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Revered Hindu temple nestled in suburbia

Among the gum trees of outer-suburban Australia sits a granite Hindu temple, the largest of its kind in the Southern Hemisphere.

Featuring intricately hand-carved and imported stone, the renovated and enlarged place of worship for a growing Hindu population has reopened to much fanfare among a passionate religious community.

The Sri Vakrathunda Vinayagar Temple in Melbourne’s outer east boasts 11 granite shrines and is devoted to the Hindu god Ganesha.

The new space is a “dream come true” for Parameswary Pillai, who was among the founding group with her husband, temple secretary Shan Pillai, when the original building was opened in 1992.

The couple have since helped oversee the $4 million 2020 redevelopment, half sponsored by committed temple members, with 23 of them donating at least $50,000 each, as well as donations from other worshippers. The remaining half is on loan from a bank, to be repaid with future donations.

“I feel that I’ve got him (Ganesha) a permanent home now,” Mrs Pillai told AAP.

She likes to speak to the deity like a son: “You’ve got the stone, all properly built up for you so you’re going to sit there and bless everybody”.

Fellow committee member Rohini Thanabalasingam cried when asked what the revamped temple meant to her.

“I had a massive stroke when I was 40,” she told AAP.

“I fell down. They thought I died.

“Because of him (Ganesha), I’m okay now.”

There was great excitement when about 1500 people gathered at the temple in the foothills of Mt Dandenong for the building’s recent reopening. Such a celebration is held only once every 12 years after a temple is repaired.

The renovated temple in The Basin is the largest of its kind in the southern hemisphere and, as members put it, “a permanent home” for Ganesha – a widely-worshipped deity within Hinduism, believed to make life’s paths smooth by removing obstacles in the way.

The shrines which sit inside the extended temple building are comprised of 1000 stones mined out of a quarry in Salem, in the southern Indian province of Tamil Nadu.

From the quarry they were transported to the historic city of Mahabalipuram, famous for its 7th and 8th century Hindu stone carvings and for temple design and construction.

More than 100 stonemasons carved the granite rocks before they were shipped to Australia in boxes made of silverwood – apparently the only acceptable timber to customs and one which would protect the brittle stone.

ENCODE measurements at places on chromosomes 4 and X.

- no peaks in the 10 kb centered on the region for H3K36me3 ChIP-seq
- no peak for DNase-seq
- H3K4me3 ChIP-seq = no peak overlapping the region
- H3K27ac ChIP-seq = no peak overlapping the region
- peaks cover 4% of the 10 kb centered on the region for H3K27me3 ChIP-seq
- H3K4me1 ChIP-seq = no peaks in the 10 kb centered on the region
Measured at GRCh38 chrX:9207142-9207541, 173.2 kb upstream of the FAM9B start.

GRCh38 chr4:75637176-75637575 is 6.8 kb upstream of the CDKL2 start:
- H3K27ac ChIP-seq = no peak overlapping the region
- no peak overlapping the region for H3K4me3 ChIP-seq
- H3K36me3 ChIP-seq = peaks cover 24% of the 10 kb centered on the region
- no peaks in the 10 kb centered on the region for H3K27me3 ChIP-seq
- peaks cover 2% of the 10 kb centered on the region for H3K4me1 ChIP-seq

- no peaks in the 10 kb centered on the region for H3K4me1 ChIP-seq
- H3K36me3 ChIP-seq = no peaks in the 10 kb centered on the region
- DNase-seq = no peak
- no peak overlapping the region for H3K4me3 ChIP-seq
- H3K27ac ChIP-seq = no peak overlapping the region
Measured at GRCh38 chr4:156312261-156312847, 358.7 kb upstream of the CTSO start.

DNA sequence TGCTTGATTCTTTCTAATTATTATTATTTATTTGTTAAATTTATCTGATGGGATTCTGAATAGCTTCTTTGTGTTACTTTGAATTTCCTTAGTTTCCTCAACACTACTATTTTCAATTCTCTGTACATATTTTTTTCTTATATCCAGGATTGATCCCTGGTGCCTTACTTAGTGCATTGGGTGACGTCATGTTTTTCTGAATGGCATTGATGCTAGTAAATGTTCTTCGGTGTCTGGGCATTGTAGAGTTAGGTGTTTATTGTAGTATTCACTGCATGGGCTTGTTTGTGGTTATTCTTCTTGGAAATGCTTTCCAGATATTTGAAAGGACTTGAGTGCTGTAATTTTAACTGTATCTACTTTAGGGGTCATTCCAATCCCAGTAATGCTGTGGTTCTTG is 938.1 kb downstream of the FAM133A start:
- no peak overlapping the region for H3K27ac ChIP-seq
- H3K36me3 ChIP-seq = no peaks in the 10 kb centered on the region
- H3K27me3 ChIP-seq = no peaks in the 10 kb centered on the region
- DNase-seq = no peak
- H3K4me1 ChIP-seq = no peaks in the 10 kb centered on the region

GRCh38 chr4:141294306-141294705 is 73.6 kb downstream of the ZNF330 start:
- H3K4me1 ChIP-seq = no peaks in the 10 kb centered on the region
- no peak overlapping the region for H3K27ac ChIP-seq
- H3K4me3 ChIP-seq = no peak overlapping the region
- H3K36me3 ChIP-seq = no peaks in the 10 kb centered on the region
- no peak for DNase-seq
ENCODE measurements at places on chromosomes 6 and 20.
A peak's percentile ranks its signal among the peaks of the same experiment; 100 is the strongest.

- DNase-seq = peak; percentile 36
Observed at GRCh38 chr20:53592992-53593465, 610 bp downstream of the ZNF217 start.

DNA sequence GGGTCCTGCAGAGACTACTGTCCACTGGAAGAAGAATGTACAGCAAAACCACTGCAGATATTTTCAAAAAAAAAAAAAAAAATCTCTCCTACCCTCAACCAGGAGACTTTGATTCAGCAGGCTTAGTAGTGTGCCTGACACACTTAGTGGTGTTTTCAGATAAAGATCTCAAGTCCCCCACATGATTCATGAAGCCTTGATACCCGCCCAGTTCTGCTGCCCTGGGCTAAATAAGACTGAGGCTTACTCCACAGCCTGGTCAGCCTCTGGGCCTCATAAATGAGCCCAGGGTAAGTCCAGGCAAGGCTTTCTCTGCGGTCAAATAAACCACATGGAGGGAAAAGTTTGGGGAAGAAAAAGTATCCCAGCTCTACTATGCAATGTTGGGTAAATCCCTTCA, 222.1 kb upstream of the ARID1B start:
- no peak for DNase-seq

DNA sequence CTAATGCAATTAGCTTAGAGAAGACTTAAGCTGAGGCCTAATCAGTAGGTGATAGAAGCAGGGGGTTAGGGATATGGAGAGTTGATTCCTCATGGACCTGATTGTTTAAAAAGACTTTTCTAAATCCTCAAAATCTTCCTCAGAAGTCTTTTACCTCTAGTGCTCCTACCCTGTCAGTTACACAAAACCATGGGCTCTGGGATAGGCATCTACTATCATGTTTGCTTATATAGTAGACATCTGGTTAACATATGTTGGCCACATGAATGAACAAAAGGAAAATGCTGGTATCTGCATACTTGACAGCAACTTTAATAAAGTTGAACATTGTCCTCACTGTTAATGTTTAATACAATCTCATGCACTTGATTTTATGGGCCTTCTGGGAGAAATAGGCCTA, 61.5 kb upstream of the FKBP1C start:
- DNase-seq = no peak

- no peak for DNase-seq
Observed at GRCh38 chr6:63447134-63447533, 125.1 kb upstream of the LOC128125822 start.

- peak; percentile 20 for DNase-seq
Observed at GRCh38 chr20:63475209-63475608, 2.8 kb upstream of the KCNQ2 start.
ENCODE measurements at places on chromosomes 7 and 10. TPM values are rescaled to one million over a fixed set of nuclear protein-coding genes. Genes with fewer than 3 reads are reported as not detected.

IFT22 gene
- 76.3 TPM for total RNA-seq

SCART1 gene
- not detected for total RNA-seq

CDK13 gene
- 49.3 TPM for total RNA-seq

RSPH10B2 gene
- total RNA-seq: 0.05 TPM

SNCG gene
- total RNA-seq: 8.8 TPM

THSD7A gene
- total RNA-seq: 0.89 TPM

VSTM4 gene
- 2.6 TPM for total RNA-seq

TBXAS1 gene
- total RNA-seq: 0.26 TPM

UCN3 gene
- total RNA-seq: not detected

The hand carvings in the granite were half-complete on arrival, so 20 artisans were flown from India to finish the work.

They arrived days before Melbourne descended into its first round of COVID-19 restrictions and international air travel was drastically cut.

“I believe it is god’s work that (they) arrived here in the first week of March,” secretary Shan Pillai told AAP.

“During the severe (second) lockdown … they lived in the houses here and they had free access to completely build the whole thing.”

The central shrine for Ganesha is almost nine metres high and weighs 350 tonnes.

In-keeping with ancient design, it is hollow inside and comprised of 17 layers of rock, each layer made of 20 to 30 stones.

“You can’t find any joins,” architect Purushothaman Jayaraman told AAP proudly.

The hollowness enhances the spiritual experience of chanting, one of the key religious activities done inside the temple.

“You just say the ‘om’ and you can feel the vibration,” Mrs Pillai said.

“Gives me goosebumps.”

Hinduism in Australia has been steadily growing along with increased immigration from South Asia.

The number of people following Hinduism almost tripled from 150,000 in 1996 to 440,300 in 2016, according to Australian Bureau of Statistics census data. That’s 0.7 per cent of the nation’s population to 1.9 per cent within a decade.

The ABS in 2011 said it was the fastest-growing religion.

NSW boasts the highest population of Hindus, followed by Victoria.

The temple community has evolved from mostly Sri Lankan membership, due to high migration from that country because of civil war, to a melting pot of the South Asian diaspora.

These days, devotees also hail from India, Singapore, Malaysia, Fiji, Mauritius and South Africa.

They drive to the temple from all over Melbourne and Victoria, sometimes even from interstate.

A bustling kitchen with hired cooks produces up to 30,000 meals a year, so a journey out to the temple is both a religious and social outing.

The state government has recognised the value of the site as a cultural hub, recently committing $500,000 for a community kitchen upgrade.

While the cultural diversity of the community is strong, age diversity is not, with Mr Pillai acknowledging younger people are less engaged.

“This is the Facebook generation. They have a two-second attention span,” he said.

Despite the generational differences, Mr Pillai is not worried about the survival of temple life or the Hindu faith.

“Hinduism has existed for many years. It has adapted,” he said.

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